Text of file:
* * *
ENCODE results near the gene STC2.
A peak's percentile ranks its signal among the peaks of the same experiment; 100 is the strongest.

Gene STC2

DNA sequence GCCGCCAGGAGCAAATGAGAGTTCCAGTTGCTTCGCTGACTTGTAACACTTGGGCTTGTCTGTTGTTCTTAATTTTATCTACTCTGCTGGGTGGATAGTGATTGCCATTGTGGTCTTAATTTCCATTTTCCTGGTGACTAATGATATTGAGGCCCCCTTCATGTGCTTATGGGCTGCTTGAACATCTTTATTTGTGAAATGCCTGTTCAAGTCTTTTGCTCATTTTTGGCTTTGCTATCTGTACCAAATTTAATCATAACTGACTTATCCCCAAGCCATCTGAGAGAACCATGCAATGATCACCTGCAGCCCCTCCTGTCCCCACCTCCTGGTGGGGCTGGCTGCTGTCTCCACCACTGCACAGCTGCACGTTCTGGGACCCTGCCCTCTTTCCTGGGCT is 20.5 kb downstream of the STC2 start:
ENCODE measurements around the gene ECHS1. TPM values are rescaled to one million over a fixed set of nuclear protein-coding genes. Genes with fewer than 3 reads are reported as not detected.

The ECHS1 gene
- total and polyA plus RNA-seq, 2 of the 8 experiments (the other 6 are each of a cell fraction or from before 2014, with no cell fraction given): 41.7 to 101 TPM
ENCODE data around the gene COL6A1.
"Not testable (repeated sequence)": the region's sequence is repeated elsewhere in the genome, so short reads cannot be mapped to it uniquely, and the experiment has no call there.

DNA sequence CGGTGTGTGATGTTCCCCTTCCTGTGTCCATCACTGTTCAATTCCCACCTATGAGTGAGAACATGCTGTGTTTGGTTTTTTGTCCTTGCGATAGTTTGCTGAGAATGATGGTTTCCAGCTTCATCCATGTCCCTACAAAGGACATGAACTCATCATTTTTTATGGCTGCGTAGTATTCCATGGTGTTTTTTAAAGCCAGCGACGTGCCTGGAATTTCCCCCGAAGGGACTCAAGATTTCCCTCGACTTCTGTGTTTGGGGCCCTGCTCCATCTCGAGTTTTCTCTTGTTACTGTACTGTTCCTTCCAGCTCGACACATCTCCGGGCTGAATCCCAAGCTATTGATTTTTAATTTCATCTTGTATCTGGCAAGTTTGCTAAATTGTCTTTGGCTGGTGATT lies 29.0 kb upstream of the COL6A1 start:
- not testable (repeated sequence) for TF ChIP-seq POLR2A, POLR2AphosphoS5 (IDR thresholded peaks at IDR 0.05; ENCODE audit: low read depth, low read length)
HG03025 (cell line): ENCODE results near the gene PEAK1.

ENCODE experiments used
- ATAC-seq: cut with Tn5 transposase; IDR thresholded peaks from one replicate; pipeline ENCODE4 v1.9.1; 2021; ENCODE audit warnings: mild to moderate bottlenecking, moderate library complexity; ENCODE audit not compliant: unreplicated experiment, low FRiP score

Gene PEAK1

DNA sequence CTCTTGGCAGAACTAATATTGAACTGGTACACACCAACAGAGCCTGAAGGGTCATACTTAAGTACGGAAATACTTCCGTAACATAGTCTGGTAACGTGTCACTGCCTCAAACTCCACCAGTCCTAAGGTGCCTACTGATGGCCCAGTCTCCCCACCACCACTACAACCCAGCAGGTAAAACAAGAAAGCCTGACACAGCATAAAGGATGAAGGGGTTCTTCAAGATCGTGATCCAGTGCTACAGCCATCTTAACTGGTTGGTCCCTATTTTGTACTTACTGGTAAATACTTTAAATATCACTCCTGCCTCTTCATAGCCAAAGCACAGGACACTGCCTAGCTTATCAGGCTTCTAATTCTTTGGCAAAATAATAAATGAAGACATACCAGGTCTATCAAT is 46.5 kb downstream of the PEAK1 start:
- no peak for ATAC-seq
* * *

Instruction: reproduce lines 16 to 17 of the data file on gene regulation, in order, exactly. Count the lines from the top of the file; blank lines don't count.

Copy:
DNA sequence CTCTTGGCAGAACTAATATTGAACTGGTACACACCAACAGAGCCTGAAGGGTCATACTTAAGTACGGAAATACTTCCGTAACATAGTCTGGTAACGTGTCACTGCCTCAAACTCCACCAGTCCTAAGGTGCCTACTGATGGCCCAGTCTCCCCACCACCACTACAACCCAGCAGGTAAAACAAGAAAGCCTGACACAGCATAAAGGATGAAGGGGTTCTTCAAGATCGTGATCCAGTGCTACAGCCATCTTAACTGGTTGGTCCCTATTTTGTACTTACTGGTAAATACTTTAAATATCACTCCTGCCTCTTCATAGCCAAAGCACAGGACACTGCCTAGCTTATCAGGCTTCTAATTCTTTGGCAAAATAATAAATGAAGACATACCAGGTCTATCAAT is 46.5 kb downstream of the PEAK1 start:
- no peak for ATAC-seq